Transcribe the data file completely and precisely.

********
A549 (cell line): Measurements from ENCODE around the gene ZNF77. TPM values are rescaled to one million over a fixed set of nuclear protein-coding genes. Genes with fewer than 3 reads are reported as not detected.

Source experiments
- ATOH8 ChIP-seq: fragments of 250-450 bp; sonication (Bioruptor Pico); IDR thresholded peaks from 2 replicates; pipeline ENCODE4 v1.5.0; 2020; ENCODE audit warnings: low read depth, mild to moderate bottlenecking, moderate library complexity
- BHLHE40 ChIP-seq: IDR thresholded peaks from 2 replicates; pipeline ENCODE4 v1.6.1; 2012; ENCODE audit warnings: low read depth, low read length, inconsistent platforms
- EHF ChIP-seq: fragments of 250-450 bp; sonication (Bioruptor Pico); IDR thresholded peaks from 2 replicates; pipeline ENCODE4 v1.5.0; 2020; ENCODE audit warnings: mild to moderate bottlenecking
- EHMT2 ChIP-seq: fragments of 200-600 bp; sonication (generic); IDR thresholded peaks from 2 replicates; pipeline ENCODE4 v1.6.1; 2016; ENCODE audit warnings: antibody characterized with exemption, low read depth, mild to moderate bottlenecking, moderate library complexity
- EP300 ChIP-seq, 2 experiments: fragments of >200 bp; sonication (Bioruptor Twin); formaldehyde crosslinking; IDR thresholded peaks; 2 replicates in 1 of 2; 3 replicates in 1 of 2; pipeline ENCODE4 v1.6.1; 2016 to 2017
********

A549 (cell line): Measurements from ENCODE around the gene ZNF77. TPM values are rescaled to one million over a fixed set of nuclear protein-coding genes. Genes with fewer than 3 reads are reported as not detected.

Source experiments
- ATOH8 ChIP-seq: fragments of 250-450 bp; sonication (Bioruptor Pico); IDR thresholded peaks from 2 replicates; pipeline ENCODE4 v1.5.0; 2020; ENCODE audit warnings: low read depth, mild to moderate bottlenecking, moderate library complexity
- BHLHE40 ChIP-seq: IDR thresholded peaks from 2 replicates; pipeline ENCODE4 v1.6.1; 2012; ENCODE audit warnings: low read depth, low read length, inconsistent platforms
- EHF ChIP-seq: fragments of 250-450 bp; sonication (Bioruptor Pico); IDR thresholded peaks from 2 replicates; pipeline ENCODE4 v1.5.0; 2020; ENCODE audit warnings: mild to moderate bottlenecking
- EHMT2 ChIP-seq: fragments of 200-600 bp; sonication (generic); IDR thresholded peaks from 2 replicates; pipeline ENCODE4 v1.6.1; 2016; ENCODE audit warnings: antibody characterized with exemption, low read depth, mild to moderate bottlenecking, moderate library complexity
- EP300 ChIP-seq, 2 experiments: fragments of >200 bp; sonication (Bioruptor Twin); formaldehyde crosslinking; IDR thresholded peaks; 2 replicates in 1 of 2; 3 replicates in 1 of 2; pipeline ENCODE4 v1.6.1; 2016 to 2017